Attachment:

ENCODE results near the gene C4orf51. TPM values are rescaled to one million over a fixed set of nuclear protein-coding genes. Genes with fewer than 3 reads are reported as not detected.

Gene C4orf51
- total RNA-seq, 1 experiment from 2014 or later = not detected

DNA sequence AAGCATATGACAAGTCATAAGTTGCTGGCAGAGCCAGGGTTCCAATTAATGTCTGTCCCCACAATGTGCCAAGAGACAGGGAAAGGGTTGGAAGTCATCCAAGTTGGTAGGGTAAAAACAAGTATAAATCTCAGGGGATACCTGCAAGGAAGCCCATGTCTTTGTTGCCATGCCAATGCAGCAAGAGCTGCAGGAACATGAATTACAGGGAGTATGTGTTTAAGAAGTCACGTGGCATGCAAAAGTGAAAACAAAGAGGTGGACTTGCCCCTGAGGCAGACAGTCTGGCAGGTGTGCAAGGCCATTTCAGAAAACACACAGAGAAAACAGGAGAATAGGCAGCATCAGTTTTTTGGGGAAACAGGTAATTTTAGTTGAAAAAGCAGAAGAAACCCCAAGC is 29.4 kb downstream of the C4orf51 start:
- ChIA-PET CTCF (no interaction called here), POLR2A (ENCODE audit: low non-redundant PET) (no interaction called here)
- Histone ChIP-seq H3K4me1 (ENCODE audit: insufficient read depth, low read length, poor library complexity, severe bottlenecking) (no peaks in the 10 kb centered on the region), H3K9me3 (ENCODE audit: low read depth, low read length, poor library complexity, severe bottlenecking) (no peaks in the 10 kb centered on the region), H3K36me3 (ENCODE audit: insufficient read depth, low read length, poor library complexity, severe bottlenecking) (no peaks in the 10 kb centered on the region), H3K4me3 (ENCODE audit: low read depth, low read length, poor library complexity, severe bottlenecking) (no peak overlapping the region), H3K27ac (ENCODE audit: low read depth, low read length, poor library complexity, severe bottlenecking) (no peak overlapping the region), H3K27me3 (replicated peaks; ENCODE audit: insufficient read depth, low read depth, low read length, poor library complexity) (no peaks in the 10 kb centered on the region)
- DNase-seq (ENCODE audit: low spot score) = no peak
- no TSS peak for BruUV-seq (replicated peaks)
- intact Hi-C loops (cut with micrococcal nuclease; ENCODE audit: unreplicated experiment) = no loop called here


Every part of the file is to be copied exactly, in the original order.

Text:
ENCODE results near the gene C4orf51. TPM values are rescaled to one million over a fixed set of nuclear protein-coding genes. Genes with fewer than 3 reads are reported as not detected.

Gene C4orf51
- total RNA-seq, 1 experiment from 2014 or later = not detected

DNA sequence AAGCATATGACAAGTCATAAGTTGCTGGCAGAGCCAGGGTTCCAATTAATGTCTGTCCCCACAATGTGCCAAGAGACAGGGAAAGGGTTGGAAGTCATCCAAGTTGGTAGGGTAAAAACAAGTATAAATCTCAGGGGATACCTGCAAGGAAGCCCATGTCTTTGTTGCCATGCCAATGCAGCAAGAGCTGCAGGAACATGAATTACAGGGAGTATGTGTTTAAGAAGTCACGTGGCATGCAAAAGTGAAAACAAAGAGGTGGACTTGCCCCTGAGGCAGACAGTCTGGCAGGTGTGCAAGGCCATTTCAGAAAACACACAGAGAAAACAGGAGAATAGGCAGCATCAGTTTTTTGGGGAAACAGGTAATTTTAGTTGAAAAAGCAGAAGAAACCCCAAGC is 29.4 kb downstream of the C4orf51 start:
- ChIA-PET CTCF (no interaction called here), POLR2A (ENCODE audit: low non-redundant PET) (no interaction called here)
- Histone ChIP-seq H3K4me1 (ENCODE audit: insufficient read depth, low read length, poor library complexity, severe bottlenecking) (no peaks in the 10 kb centered on the region), H3K9me3 (ENCODE audit: low read depth, low read length, poor library complexity, severe bottlenecking) (no peaks in the 10 kb centered on the region), H3K36me3 (ENCODE audit: insufficient read depth, low read length, poor library complexity, severe bottlenecking) (no peaks in the 10 kb centered on the region), H3K4me3 (ENCODE audit: low read depth, low read length, poor library complexity, severe bottlenecking) (no peak overlapping the region), H3K27ac (ENCODE audit: low read depth, low read length, poor library complexity, severe bottlenecking) (no peak overlapping the region), H3K27me3 (replicated peaks; ENCODE audit: insufficient read depth, low read depth, low read length, poor library complexity) (no peaks in the 10 kb centered on the region)
- DNase-seq (ENCODE audit: low spot score) = no peak
- no TSS peak for BruUV-seq (replicated peaks)
- intact Hi-C loops (cut with micrococcal nuclease; ENCODE audit: unreplicated experiment) = no loop called here